The Trinity College Dublin Art Collections

Artist Amanda Coogan Title The Fall (2009) Medium c-print Edition 1 of 3 Notes Documentation of ‘The Fall’, performed on 25th June, 2009 at the Kevin Kavanagh Gallery Purchased in 2015 from The Provost's Fund for

b. Dublin, 1978

Amanda Coogan is a leading practitioner of Live Performance Art in Ireland, producing work of major significant value to the development and recognition of Irish Performance Art both nationally and internationally. Her practice is centred upon live durational performances, from which video and photographic documents are made, such as this work. From 1989 to 1992, Coogan studied at Limerick School of Art and Design, earning her diploma there before going on to obtain her degree from the National College of Art and Design in Dublin in 1998. The artist has described the ‘painterly quality’, visible in the composition and style of her performances, as a direct outcome of her training in . Her knowledge of contemporary art and postmodern theories has further enriched her work; ‘Snails, after Alice Maher’ (2010) pays homage to a fellow Irish artist, while ‘I love Beuys and Beuys loves me’(2010) refers to controversial figure , and one of his many infamous live art performances.

Following her education in Ireland, Amanda Coogan trained with the matriarch of high endurance performance art, Marina Abramović, who described the work of the Irish artist as being “layered with metaphors and references, and at the same time very confrontational and very tough”. Viewed in the context of contemporary Irish art, Coogan’s contribution cannot be overstated; in tackling issues of sexuality and religion in our society, the artist calls attention to the oppressive, patriarchal nature of the in Ireland and asserts women’s right to bodily autonomy. As part of her ‘Madonna Series’, Coogan assumed the role of the Virgin Mary; dressed in a light blue satin shirt unbuttoned to reveal her left breast, she was photographed looking down and away from the lens in what might be considered stereotypical ‘female’ modesty, allowing the viewer to gaze unashamedly at her. According to the artist, the intention of this piece was to create an image which “blurs the line between religious prayer cards and sex line advertisements”.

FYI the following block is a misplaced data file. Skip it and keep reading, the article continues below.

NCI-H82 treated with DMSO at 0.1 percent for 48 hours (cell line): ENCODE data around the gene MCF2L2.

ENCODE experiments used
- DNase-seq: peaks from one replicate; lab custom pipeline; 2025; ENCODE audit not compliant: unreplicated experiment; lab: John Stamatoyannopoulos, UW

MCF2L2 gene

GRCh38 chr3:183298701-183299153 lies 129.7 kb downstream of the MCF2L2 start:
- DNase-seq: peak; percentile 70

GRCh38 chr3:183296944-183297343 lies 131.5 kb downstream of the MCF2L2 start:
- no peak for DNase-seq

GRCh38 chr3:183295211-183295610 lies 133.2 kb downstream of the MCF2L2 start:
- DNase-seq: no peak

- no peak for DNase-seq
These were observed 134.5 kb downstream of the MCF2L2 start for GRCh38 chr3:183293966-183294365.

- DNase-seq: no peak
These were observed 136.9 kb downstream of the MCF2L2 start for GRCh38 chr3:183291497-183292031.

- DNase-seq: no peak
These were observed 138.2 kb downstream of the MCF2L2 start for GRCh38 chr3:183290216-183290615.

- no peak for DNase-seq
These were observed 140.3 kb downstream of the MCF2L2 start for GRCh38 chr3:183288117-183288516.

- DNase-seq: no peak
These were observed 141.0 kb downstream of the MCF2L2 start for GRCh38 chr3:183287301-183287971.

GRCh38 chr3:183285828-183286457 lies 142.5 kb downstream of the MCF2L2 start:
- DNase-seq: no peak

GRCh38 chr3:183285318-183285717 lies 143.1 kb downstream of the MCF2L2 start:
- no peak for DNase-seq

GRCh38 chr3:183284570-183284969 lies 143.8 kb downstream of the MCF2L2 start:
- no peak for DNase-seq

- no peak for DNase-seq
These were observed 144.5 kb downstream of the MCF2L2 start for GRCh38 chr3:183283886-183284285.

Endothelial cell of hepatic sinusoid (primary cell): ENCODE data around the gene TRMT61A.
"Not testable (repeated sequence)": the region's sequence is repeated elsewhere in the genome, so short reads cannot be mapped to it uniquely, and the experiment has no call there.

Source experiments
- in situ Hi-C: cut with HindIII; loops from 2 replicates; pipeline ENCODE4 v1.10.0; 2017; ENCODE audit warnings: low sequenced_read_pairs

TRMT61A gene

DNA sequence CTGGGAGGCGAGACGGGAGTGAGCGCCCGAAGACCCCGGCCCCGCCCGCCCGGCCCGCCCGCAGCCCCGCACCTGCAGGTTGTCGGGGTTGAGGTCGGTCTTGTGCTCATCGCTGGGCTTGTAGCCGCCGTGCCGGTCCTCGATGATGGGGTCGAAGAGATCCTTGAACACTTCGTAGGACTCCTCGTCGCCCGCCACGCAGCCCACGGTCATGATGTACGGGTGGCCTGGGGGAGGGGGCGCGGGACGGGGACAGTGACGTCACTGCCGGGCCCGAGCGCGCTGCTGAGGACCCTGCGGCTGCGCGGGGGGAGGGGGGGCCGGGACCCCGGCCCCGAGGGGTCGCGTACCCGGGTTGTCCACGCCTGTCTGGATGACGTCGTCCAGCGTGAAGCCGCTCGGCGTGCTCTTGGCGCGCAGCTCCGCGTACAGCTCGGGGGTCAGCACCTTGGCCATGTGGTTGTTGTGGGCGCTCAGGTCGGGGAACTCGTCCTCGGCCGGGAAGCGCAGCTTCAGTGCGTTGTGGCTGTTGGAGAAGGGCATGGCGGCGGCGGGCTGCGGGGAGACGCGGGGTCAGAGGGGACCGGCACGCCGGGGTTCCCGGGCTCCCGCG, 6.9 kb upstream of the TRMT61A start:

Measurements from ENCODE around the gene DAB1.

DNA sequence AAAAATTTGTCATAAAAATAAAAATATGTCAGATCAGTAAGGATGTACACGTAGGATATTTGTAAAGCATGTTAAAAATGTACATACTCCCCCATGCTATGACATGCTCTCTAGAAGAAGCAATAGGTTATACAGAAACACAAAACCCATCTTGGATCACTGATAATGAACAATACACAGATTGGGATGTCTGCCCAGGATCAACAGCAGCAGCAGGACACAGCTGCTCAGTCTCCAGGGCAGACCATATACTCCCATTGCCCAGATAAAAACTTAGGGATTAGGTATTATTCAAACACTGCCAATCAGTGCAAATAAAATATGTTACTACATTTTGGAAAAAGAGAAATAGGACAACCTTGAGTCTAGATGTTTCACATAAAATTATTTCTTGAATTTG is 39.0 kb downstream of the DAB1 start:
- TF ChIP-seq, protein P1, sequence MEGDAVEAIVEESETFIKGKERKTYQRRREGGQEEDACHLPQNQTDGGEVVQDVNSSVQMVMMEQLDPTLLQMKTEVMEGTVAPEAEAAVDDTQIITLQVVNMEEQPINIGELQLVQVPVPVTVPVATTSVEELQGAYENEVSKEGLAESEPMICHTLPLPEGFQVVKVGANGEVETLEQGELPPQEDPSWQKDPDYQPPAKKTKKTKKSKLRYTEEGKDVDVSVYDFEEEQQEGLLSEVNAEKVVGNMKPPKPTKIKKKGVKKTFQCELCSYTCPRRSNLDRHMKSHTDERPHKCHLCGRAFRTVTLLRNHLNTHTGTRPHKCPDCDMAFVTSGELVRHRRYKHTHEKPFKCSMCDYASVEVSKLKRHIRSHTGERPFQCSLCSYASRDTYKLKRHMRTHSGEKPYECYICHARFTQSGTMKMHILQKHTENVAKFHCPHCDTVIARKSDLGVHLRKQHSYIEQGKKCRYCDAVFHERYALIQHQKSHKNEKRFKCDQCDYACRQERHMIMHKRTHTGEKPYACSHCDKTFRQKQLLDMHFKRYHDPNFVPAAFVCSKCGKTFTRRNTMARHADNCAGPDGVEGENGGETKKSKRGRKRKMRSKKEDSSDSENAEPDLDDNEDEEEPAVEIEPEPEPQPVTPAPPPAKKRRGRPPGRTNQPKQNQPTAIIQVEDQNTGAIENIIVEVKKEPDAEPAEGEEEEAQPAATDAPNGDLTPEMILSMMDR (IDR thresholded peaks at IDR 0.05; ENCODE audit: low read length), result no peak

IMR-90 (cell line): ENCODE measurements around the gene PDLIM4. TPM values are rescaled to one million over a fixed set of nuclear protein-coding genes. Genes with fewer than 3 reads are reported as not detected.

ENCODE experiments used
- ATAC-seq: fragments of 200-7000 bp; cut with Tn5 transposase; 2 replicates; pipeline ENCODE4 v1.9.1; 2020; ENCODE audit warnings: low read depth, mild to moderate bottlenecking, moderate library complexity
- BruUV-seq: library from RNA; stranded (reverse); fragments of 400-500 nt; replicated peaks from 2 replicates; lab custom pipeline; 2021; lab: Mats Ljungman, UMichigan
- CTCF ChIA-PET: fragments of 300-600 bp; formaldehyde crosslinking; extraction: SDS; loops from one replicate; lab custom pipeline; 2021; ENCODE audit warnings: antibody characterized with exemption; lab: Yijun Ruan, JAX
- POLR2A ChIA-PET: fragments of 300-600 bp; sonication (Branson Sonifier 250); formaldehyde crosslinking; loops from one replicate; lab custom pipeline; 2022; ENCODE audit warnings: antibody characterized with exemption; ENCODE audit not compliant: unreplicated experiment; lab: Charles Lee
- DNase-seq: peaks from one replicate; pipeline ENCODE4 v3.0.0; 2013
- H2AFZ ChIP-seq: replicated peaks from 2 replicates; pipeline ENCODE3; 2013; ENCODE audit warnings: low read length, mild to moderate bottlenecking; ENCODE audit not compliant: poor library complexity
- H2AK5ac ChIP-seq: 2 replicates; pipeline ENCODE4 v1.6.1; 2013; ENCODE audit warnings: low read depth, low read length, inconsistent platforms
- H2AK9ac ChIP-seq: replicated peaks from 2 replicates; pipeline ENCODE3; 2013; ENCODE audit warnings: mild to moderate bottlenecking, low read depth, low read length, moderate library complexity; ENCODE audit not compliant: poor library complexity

During her career, Coogan’s work has been exhibited and performed at the ; Dublin City Gallery, The Hugh Lane; the Irish Museum of (IMMA); Liverpool Biennial; Centre Culturel Irlandais, Paris; the Van Gogh Museum in ; and

This information has been compiled by Art Collections assistants, interns, and volunteers For further information please consult www.tcd.ie/artcollections

The Trinity College Dublin Art Collections the Niemeyer Centre in Aviles, Spain. Awards and bursaries include the prestigious Allied Irish Banks (AIB) Art prize (2004), the EVA International Award (2002) as well as several grants awarded by Council of Ireland (between 2002 and 2015). Her work is represented in the collections of IMMA, the AIB Collection in Dublin, the National Self-Portrait Collection in Limerick, Limerick City Gallery, and Trinity College Dublin.

The Fall

In the accompanying statement to this performance, Coogan described ‘The Fall’ as being inspired by French action painter ’s photomontage work, ‘Leap into the Void’ from 1960. For her ‘Fall’, Coogan was dressed in a bright yellow strapless dress; she circled a large yellow mattress in the centre of the gallery space, climbed a ladder at one end of the mattress and fell from the top, directly on to the mattress below. This series of actions was re- enacted again and again, over a period of four hours. With each repetition of ‘The Fall’, Coogan’s audience were witness to the determination and commitment of the artist to her act. In a literal and symbolic sense, the artist expressed the persistence and belief of performance artists, whose work may be as risky and unorthodox as it is compelling and inspiring.

The information in this article has been taken from www.amandacoogan.com , www.irishtimes.com/culture/art-and- design/visual-art/a-high-risk-performance-from-amanda-coogan-visual-art-1.2339165, and "PERFORMANCE ART." Art and Architecture of Ireland Volume III: Sculpture 1600-2000. Ed. Andrew Carpenter and Paula Murphy. Royal Irish Academy, 2015.492-95.

This information has been compiled by Art Collections assistants, interns, and volunteers For further information please consult www.tcd.ie/artcollections